Morsi in showdown with Egypt’s army, judiciary
A protester shouts as police stand guard during a protest against military council in outside Egypt’s parliament in Cairo. The Parliament is expected to convene today. REUTERS photoEgypt’s top court has rejected a decree by President Mohamed Morsi to reinstate the Parliament, which it had ruled invalid, setting the president on a collision course with the judiciary and the military that enforced the ruling.
“All the rulings and decisions of the Supreme Constitutional Court are final and not subject to appeal ... and they are binding for all state institutions,” the court said in a statement yesterday, Agence France-Presse reported. This came after Morsi decided to order the Islamist-led lower house of Parliament to return a month after the court found certain articles in the law on parliamentary elections to be invalid, annulling the house. The Supreme Council of the Armed Forces (SCAF), which was running the country after Hosni Mubarak was ousted, had dissolved Parliament based on the ruling.
The court’s move could spark a confrontation between Morsi, who stepped down from the Brotherhood when he was sworn in last month, and SCAF, as well as the judiciary. However, the court stressed that it was “not a part of any political conflict ... but the limit of its sacred duty is the protection of the texts of the constitution.”
Its statement came hours after Parliament Speaker Saad al-Katatni, also a member of the Brotherhood, invited the lower house to convene today, following the presidential decision. Morsi’s decree also stipulates the organization of new parliamentary elections, two months after the approval by referendum of the country’s new constitution and the adoption of a new law regulating Parliament.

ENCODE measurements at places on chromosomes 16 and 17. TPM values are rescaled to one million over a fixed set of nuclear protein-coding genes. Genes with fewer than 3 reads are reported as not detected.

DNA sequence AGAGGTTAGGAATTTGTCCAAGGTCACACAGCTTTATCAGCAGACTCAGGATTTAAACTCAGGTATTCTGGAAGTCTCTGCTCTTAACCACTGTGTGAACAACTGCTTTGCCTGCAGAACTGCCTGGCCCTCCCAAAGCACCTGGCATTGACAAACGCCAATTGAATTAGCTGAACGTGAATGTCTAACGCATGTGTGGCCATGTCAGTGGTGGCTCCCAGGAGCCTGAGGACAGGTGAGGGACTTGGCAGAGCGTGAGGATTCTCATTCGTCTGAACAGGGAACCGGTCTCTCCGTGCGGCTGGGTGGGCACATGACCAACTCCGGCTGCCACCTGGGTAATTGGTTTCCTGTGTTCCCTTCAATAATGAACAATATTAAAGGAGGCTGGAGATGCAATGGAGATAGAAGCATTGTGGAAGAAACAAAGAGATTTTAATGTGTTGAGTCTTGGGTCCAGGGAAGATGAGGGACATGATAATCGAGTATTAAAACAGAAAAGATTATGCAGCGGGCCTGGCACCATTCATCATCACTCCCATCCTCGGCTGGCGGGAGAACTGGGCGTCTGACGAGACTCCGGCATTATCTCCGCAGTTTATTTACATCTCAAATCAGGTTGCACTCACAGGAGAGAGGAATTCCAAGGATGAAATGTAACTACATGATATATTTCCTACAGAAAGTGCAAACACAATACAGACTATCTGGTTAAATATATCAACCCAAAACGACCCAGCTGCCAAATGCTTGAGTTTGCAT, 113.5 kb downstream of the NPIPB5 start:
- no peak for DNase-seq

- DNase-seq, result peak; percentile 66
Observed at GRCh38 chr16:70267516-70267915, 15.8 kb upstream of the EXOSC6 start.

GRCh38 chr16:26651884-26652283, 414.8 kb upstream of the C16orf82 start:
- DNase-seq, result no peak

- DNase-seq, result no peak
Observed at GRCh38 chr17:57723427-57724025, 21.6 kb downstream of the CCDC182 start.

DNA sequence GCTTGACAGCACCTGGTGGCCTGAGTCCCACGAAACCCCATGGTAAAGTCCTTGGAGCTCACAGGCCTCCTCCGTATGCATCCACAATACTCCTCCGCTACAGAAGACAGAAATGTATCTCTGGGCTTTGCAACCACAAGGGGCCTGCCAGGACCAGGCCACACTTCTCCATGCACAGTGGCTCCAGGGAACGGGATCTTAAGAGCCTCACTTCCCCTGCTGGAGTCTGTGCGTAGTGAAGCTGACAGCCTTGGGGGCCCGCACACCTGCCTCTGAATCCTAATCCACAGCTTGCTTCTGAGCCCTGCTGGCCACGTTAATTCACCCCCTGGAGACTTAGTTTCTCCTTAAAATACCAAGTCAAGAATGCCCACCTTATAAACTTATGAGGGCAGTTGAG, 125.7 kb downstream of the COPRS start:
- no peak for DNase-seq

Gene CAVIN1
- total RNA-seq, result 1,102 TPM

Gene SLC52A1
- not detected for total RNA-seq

The presidential decision has also heightened tensions with the military, although both Morsi and Field Marshal Hussein Tantawi, who heads SCAF, appeared together at a military cadet graduation ceremony yesterday.
Some Egyptian media has reported that Morsi’s decision has caused a “political earthquake,” sparking a flurry of meetings among groups including SCAF and the Constitutional Court. “Morsi says to SCAF: Checkmate,” read the headline of the independent daily Al-Watan, as another daily, Al-Tahrir, declared, “Morsi defeats SCAF.”
His move also angered some secular parties, which had slammed the Muslim Brotherhood’s monopolization of power since the start of the uprising. “In any decent and democratic country, a president cannot disrespect the judiciary,” said Rifaat al-Said, the head of the leftist Al-Tagammu party. “Whether Morsi likes it or not, he must respect the judiciary’s decisions,” he told state television.
The military dissolved Parliament last month after Egypt’s top court made its controversial ruling, a day before the second round of the presidential poll that saw Morsi become Egypt’s first democratically elected head of state.